“He started Googling synonyms for freedom and came up with emancipation. I honestly didn’t love it at first, but it ended up kind of sticking. I do feel it has become a fitting name for us.”
About 85% to 90% of the hops used at the brewery this year are from Land Locked Hops near Loda. The remaining hops are grown just west of the barn.
“I’ve always been a proponent of using local products. We didn’t just want to use them just because they’re local. They’re also extremely high quality and the freshness plays into it also, rather than anything we’d get shipped from Europe or the Pacific Northwest. Having them there kind of gave us a connection to also be able to go over and touch and feel and look at the hops,” Slagel noted.
“My dad has been a farmer his whole life and he liked the challenge of trying out a new crop and we also brew some batches with our hops.”
He also sources grains from Sugar Creek Malt Company, a small farm near Lebanon, Indiana, where they grow barley, corn, wheat, rye and oats, and malt on-site.
“Their soils are very similar to around here. Nobody around here grows barley. I’ve tried to pitch it to people and get laughed out of the room,” Slagel said.
“It’s a small multi-generational family farm and things haven’t gotten any easier for small farmers. They were able to add value to their small farm. They do double-cropping, so they’re able to also grow traditional crops in between and that has helped, also.
“They work with Purdue University, University of Indiana, and University of Illinois with different heirloom seed varieties with the intent of not just having better flavors and more interesting histories, but also minimizing soil degradation to preserve the land and maintain the quality of the land for next generation.
“Having a local malting company has only happened in the last five or 10 years. Before that there were three or four big malting companies and they were the only suppliers. These local people, especially the ones that grow and malt their own like at Sugar Creek are able to be pretty price competitive since it’s vertically integrated.”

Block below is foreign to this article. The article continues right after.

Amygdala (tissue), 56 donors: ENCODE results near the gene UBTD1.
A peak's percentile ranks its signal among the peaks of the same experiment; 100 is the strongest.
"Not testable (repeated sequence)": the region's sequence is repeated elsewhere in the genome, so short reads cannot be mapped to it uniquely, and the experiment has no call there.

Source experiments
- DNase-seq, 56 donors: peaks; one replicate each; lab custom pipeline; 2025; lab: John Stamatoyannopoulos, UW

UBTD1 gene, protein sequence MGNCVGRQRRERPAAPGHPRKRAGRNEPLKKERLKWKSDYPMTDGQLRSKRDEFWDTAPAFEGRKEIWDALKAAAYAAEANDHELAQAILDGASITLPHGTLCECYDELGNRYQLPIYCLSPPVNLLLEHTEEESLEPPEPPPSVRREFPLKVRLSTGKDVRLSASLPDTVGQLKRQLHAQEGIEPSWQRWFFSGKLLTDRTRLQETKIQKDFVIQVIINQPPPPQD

One of Emancipation’s newest beers, Huey, features locally-grown hops and a red heirloom corn variety, Blood Butcher, grown at Sugar Creek.
Among the enjoyable parts of brewing is almost any grain can be used. Slagel recently brewed beer using blue popcorn produced by a local farmer and won second place in a contest with the beer.
“This fall we’re doing a beer that has a couple different kinds of corn from Sugar Creek. It’s for a charity ride for a children’s hospital. We’re brewing a pre-prohibition-style lager and it’s based on a recipe from the late 1800s,” he said.
At any given time, 10 to 12 different beers are featured on draft and a few more are available canned or bottled. Slagel brewed 80-some unique beers last year and has brewed well over 100 unique beers since Emancipation opened in 2019.
Slagel recently began selling the aforementioned Huey in multiple businesses in Pontiac, at Dave’s Supermarket in Fairbury, and a couple businesses in Bloomington. It’s the first time he started selling beer outside of Emancipation Brewing.
Some of the proceeds from sales of Huey are donated to the local school’s extracurricular programs.
“We recently did our first donation and that went to the men and women’s golf teams. I played golf in high school at Prairie Central and we’ve more than doubled their annual budget with just the first donation,” Slagel said.
There’s a sign behind the bar that states “Hop picker wanted, register here.” Slagel’s great-uncle found the sign in a shed and preserved it. The sign was from Slagel’s great-grandfather’s hop farm in Oregon.
“I didn’t even know until we were about to open. No one had told me this. My grandma, my mom’s mom, grew up in the Willamette Valley of Oregon raising and harvesting hops with her dad and family. The family business was farming hops. I had no idea,” Slagel said.
Photos near the entrance of Emancipation Brewing feature his great-grandfather in one of his hop fields.
“Amazingly, my grandma has some of the handwritten accounting books from the mid-1930s when he was growing hops,” he added.